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Basin potato growers optimistic about future
Published Thursday July 28, 2005

Fewer acres planted in potatoes, unfavorable weather, delayed planting, and years of poor potato prices are giving Klamath Basin potato growers reason to be optimistic.

Acres planted in potatoes across the United States, at nearly 1.2 million acres, are down 7 percent since last year and are at their lowest point since 1866, when record keeping on the crop began, according to United Potato Growers of America, and a report released this month by the USDA-National Agricultural Statistics Service.
"It's great news. We're excited. We think we're finally going to make some money in this potato business for a year, maybe two." said Ed Staunton, chairman of United Potato Growers of the Klamath Basin and board member of United Fresh Potato Growers of America. United is a recently formed cooperative of potato growers that operates at both a local and national level.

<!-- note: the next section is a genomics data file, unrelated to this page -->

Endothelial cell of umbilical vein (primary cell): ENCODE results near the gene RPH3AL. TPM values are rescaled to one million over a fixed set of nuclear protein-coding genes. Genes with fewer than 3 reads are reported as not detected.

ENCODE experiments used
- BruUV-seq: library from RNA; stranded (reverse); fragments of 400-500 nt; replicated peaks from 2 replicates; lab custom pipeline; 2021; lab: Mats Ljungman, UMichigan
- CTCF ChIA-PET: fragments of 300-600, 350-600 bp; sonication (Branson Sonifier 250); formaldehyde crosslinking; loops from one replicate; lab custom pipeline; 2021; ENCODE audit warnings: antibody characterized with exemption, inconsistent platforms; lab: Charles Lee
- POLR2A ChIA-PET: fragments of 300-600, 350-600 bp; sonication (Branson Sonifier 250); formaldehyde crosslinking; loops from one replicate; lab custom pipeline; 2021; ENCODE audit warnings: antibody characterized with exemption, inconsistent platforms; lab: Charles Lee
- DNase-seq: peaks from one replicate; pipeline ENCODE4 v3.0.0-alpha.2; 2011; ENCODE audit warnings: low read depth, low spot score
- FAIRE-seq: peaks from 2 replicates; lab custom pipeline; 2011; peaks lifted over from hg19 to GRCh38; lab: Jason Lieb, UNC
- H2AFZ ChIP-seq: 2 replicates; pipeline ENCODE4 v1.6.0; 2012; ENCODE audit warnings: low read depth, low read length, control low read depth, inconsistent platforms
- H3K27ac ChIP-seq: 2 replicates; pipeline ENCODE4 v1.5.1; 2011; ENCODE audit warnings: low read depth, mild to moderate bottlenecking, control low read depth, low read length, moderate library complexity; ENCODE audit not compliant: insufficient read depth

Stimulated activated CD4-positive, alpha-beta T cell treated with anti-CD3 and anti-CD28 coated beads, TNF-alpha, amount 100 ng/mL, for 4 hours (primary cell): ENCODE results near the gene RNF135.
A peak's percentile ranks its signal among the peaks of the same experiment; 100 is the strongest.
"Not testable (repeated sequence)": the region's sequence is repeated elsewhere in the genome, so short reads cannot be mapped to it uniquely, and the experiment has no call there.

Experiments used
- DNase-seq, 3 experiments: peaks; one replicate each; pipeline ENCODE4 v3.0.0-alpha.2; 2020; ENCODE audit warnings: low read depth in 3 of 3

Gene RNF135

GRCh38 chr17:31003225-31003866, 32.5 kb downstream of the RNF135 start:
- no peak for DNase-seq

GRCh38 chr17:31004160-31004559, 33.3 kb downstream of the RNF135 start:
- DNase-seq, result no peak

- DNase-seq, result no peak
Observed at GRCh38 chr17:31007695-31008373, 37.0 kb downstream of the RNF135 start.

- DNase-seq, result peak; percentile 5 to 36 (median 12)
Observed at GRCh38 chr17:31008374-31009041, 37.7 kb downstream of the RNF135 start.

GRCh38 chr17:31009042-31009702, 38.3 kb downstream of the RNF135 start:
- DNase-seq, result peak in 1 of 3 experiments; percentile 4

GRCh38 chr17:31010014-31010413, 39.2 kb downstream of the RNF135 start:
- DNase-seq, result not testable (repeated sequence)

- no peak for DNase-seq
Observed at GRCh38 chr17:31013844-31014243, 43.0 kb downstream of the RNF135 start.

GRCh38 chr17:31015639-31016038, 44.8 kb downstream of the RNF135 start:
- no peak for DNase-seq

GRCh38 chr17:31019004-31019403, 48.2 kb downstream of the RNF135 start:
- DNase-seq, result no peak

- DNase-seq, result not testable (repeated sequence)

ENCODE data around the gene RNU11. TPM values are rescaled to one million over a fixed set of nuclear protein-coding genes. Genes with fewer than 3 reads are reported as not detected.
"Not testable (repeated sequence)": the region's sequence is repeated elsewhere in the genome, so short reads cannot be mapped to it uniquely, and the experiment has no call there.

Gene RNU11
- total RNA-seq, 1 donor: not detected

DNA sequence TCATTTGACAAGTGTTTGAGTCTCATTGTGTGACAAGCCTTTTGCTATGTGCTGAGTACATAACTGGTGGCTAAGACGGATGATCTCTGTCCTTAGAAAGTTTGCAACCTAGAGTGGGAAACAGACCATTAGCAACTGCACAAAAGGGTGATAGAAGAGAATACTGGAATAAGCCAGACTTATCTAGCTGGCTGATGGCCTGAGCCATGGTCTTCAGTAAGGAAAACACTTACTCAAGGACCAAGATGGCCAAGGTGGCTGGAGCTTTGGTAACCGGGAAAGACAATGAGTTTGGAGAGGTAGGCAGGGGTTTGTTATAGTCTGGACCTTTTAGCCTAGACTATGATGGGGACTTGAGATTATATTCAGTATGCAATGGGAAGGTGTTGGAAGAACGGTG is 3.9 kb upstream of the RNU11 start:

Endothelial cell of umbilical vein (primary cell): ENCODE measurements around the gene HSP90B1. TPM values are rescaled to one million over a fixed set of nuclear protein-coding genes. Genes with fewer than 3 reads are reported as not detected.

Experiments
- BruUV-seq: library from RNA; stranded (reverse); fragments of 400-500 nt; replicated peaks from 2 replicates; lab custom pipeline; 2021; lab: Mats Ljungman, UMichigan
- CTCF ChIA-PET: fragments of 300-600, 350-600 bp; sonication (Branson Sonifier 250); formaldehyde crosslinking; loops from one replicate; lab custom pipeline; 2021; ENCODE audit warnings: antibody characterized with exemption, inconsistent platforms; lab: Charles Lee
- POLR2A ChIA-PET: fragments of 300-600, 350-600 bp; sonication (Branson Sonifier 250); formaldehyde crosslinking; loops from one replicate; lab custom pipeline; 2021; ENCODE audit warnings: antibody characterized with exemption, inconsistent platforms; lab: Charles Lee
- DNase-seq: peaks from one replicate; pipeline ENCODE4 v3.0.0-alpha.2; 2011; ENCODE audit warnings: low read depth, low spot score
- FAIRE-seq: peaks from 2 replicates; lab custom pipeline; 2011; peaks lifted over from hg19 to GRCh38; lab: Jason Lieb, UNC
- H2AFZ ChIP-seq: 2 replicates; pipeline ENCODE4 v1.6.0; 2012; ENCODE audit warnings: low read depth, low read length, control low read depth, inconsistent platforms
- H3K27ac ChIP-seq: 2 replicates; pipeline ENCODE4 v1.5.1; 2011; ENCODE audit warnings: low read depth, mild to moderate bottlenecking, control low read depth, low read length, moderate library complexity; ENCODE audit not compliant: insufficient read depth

Reason for optimism comes from the potential for increased crop prices this year due to the combined effects of fewer potatoes planted in both the United States and Canada, and the anticipation of a reduced harvest due to challenging growing conditions this year.

A glut of fresh market potatoes, specifically russet varieties, have created a difficult market for growers in recent years. Growers have been forced to sell potatoes for less than the cost of production, says Jerry Wright, United Potato Growers of America CEO.



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